SMART Boards are showing up in many classrooms around the world. These are interactive white boards that “let you deliver dynamic lessons, write notes on them in digital ink and save your work – all with the simple touch of a finger” (Smarttech.com). So why are these boards becoming so popular? Well, not only are these boards supposed to increase interactive instruction, it has shown to increase interest and motivation for students (K-12) while providing to all kinds of learning (visual, auditory and kinesthetic).
When talking about students with Autism Spectrum Disorder (ASD), these conclusions about SMART Boards also the same if not more exciting. According to ED Compass Newsletter article, Teaching Children with ASD, SMART Boards are capable of so much more in the special education classroom. Kathleen McClaskey, president of New Hampshire-based Ed-tech Associates, explained in the article that SMART Boards have had a profound effect on ASD students improving “the students’ communication and social interaction skills”. She also notes how ASD students’ focus is more attentive as well as their engagement with learning.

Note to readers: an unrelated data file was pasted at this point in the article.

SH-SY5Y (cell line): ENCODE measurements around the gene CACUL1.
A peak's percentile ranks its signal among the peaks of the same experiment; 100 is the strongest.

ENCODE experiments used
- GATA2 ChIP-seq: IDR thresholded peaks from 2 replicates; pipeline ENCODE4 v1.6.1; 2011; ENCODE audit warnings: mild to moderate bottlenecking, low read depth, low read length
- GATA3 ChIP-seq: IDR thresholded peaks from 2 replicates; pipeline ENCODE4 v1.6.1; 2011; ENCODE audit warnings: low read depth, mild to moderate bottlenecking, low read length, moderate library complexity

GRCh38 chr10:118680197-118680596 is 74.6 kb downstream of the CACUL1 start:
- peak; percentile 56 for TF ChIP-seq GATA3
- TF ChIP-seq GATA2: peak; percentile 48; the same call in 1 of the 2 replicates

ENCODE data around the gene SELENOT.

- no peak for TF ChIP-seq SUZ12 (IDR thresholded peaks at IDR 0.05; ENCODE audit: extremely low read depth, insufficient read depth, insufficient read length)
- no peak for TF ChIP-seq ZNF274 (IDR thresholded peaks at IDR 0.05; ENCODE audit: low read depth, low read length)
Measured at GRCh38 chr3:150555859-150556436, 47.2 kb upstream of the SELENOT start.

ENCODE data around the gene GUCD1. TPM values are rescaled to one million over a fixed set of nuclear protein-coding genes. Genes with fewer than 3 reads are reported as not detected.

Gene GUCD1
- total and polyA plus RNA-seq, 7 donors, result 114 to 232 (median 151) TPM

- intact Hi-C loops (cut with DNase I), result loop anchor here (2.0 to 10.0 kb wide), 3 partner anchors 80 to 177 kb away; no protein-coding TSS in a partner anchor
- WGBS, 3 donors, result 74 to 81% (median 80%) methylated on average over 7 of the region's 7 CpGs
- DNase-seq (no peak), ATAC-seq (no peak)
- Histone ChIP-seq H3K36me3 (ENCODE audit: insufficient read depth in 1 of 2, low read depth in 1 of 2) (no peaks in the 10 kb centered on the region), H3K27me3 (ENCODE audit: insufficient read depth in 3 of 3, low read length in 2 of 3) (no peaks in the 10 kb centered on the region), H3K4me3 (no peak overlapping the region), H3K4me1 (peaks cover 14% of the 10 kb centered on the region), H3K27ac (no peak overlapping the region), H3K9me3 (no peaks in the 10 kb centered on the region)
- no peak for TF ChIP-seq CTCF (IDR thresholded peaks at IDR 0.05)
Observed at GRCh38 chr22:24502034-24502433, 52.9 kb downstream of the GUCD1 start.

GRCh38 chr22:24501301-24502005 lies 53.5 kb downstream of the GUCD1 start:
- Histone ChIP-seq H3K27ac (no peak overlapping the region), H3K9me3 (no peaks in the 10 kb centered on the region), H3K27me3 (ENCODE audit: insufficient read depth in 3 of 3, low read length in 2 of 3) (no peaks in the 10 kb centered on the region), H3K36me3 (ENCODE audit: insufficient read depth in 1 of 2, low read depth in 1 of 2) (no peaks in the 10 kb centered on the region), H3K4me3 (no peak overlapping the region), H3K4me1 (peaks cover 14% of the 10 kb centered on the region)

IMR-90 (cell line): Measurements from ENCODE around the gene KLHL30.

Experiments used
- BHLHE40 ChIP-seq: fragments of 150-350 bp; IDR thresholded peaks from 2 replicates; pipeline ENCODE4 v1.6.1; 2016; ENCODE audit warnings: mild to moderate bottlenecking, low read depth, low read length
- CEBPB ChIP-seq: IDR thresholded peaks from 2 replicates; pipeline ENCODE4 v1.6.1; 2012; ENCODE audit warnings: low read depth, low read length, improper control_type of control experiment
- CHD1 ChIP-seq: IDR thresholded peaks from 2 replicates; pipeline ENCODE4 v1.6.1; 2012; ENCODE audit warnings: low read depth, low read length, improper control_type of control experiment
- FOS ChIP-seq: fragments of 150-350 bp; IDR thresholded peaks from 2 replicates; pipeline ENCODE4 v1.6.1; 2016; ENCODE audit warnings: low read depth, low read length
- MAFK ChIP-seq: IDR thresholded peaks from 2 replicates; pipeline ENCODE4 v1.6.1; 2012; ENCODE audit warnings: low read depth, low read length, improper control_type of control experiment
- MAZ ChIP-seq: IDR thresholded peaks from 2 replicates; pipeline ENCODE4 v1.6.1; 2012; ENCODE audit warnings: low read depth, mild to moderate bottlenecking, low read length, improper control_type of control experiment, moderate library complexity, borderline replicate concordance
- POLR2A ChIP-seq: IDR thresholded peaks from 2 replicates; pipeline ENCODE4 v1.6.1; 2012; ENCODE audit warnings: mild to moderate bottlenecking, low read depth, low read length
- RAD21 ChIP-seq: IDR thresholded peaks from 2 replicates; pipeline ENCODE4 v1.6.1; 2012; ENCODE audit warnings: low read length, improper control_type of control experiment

Sixth grade teacher Catherine Kelly explained, in the same article, that having the SMART Board in her classroom helped control the behavior of her ASD students. Kelly also told a story of a specific ASD student who because of the SMART Board in her classroom, was able to “stand up in front of the class and open up sites” on the board. He also began to make more eye contact, and also wanted to learn outside of school as well “asking to write down websites” they learned from that day to show his mom.
The Life Skills Academy program at the Marklund Day School utilizes a variety of technology, including SMART Boards, SMART Tables and iPads to create a classroom environment conducive for learning at all levels and by students at all points along the autism apectrum.
SMART Boards are a way to connect with all students across the entire spectrum. These boards can help enlighten the learning process for students and get them to interact and engage with one-another and the board. The board provides “additional sensory stimulation” (Teaching Children with ASD) as well, which has a very positive effect on learning, especially for those with ASD.